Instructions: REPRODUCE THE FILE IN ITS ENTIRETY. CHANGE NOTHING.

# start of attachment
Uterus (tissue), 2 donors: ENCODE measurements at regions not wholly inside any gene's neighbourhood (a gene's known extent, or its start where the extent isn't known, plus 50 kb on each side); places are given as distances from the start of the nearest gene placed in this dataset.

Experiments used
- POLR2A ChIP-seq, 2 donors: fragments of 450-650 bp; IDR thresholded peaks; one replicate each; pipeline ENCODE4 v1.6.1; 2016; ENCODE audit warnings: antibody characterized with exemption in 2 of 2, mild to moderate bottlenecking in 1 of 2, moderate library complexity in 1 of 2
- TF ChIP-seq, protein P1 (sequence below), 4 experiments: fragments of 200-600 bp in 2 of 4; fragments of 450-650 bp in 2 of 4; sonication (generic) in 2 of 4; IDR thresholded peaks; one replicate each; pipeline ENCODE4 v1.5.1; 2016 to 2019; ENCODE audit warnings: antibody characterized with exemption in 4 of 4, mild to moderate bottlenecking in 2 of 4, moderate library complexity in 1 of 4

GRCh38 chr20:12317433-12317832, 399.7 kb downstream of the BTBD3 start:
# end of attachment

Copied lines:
Uterus (tissue), 2 donors: ENCODE measurements at regions not wholly inside any gene's neighbourhood (a gene's known extent, or its start where the extent isn't known, plus 50 kb on each side); places are given as distances from the start of the nearest gene placed in this dataset.

Experiments used
- POLR2A ChIP-seq, 2 donors: fragments of 450-650 bp; IDR thresholded peaks; one replicate each; pipeline ENCODE4 v1.6.1; 2016; ENCODE audit warnings: antibody characterized with exemption in 2 of 2, mild to moderate bottlenecking in 1 of 2, moderate library complexity in 1 of 2
- TF ChIP-seq, protein P1 (sequence below), 4 experiments: fragments of 200-600 bp in 2 of 4; fragments of 450-650 bp in 2 of 4; sonication (generic) in 2 of 4; IDR thresholded peaks; one replicate each; pipeline ENCODE4 v1.5.1; 2016 to 2019; ENCODE audit warnings: antibody characterized with exemption in 4 of 4, mild to moderate bottlenecking in 2 of 4, moderate library complexity in 1 of 4

GRCh38 chr20:12317433-12317832, 399.7 kb downstream of the BTBD3 start: